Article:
Genesis 41:1-8 tells us of Pharaoh’s dream and his inability to find someone able to interpret it. In verses 9-14, the cupbearer finally remembers Joseph and his interpretation of their dreams in prison, and Pharaoh called for Joseph to come and interpret his dream. Joseph interpreted the king’s dreams, which foretold of the coming seven years of great abundance in Egypt (41:29) and the following seven years of famine (41:29). Joseph proceeded to tell Pharaoh what should be done (41:32-37).
3. Why did Pharaoh place Joseph in charge of Egypt (41:38-45)?
4. How old was Joseph at this point (41:46)?
5. How had God worked in Joseph’s life during his captivity (see 40:8 and 41:16)?
6. How can you keep a proper perspective when you know you have been “wronged” by others and you are paying the unjustified consequences?
1. Jacob sent his sons, with the exception of Benjamin, to Egypt to buy grain during the famine. When his brothers came before Joseph, why didn’t he just tell them who he was and why do you think he recognized them but they did not recognize him?
2. Why do you think Joseph responded to his brothers in the way he did?
3. Describe what his brothers were feeling in verses 21-23?
In Genesis 42:29-38, the brothers returned to Canaan to retrieve their younger brother Benjamin, having left Simeon back in Egypt. Jacob first refused to let them take Benjamin, but after all the grain was eaten, he sent his sons back to Egypt with Benjamin (43:1-15). When Joseph saw Benjamin, he responded with emotion (43:16-34). In Genesis 44, Joseph sent his brothers back to Canaan and played a little trickery on them. He “threatened” to keep Benjamin as his slave, and Judah pleaded with him to keep him instead of Benjamin. This brings us to Chapter 45, when Joseph reveals his identity to his brothers.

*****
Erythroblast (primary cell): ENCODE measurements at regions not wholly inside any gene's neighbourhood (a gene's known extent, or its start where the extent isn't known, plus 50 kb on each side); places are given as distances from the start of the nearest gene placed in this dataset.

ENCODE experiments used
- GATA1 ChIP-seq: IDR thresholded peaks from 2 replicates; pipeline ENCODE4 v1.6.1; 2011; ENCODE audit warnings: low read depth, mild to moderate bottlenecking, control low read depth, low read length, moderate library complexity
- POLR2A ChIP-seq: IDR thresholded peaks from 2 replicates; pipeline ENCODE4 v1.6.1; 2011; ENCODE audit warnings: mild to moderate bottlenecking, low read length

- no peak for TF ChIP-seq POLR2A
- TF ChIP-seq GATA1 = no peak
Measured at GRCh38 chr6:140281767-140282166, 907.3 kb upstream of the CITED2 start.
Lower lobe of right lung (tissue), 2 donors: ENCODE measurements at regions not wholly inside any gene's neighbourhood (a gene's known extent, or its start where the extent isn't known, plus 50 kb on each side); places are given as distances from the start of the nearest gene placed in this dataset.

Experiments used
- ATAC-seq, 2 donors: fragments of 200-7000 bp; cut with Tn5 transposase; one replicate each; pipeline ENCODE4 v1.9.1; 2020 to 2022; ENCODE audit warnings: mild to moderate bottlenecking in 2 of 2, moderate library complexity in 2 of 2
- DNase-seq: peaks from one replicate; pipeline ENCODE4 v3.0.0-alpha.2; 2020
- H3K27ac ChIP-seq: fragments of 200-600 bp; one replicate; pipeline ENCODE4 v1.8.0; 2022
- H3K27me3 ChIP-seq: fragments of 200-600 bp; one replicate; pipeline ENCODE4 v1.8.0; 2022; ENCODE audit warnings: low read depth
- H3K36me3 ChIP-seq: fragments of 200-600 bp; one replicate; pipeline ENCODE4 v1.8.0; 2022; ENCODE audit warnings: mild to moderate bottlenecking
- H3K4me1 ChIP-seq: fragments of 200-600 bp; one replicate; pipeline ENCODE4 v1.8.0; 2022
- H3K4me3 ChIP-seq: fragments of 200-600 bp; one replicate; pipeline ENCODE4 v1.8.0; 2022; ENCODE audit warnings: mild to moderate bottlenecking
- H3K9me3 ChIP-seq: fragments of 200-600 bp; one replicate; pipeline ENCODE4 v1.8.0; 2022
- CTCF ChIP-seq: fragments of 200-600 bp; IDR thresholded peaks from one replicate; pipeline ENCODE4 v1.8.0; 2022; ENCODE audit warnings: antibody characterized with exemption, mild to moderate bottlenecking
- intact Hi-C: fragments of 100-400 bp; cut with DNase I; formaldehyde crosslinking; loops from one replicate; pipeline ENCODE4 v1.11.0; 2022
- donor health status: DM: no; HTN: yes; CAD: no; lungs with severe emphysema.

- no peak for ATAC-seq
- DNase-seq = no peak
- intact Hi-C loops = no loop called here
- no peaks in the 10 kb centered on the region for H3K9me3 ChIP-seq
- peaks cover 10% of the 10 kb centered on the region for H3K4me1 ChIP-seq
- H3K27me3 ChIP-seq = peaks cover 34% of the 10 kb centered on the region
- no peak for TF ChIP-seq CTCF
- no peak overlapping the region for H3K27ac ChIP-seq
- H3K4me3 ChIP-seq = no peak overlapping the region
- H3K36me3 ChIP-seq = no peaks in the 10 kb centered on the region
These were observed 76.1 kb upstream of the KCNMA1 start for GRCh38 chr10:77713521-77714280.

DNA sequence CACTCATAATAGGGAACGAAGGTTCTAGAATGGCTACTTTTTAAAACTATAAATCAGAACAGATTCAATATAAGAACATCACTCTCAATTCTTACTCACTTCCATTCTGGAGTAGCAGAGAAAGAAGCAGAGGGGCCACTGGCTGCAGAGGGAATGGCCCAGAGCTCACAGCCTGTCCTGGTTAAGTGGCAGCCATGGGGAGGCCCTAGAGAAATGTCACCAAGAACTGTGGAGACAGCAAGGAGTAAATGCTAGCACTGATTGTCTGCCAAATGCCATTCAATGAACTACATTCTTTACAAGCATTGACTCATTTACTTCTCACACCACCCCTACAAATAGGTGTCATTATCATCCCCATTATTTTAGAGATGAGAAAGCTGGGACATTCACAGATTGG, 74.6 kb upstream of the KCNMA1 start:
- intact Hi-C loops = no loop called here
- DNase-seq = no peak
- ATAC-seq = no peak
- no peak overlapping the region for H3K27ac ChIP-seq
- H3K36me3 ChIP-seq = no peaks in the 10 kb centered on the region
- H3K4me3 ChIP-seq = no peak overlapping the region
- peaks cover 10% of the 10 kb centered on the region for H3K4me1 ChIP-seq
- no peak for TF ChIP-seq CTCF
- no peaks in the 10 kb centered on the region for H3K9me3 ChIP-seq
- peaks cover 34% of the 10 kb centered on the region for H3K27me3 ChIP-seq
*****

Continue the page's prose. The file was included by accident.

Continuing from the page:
4. What was Joseph’s perspective on what his brothers had done to him when he was seventeen?
5. What emotions were his brothers most likely experiencing when they realized this was indeed Joseph?
6. How do you view painful or hurtful events in your life? How have hurtful events molded your life?
7. How is one able to gain the type of perspective that Joseph had about his life?
Read the entirety of Genesis 42-45. Trace Joseph’s actions throughout these chapters toward his brothers. Why did he do what he did?
In Genesis 46-47 Jacob moved his family to Egypt. God once again spoke to him, encouraging him to not be afraid to go to Egypt and reminding him of His promise to make him a great nation (Gen. 46:1-4). Genesis 48-49 records Jacob’s final days. Today we look at Joseph’s last days after his father Jacob died.
1. How did Joseph show his faith in God’s promise to Abraham?
2. How has Joseph changed in his relationship with God and his family since he was a young boy?
3. What stands out to you about Joseph’s life and the way he dealt with life?
4. How old was Joseph when he died (v. 22)?
5. How does harboring an unforgiving spirit affect us?
6. What makes it difficult to trust God’s sovereignty?
Joseph had a divine purpose. His life was not always easy and was filled with ups and downs. Yet Joseph found favor with God and he allowed God to use him wherever he went. Where does God want to use you? What is His divine purpose for your life? Are you focused on Him, or are you focused on your circumstances and the situation in which you find yourself? Let God use you to accomplish His divine purpose through you.
1 R. Kent Hughes, Genesis: Beginning and Blessing (Wheaton: Crossway, 2004), 473.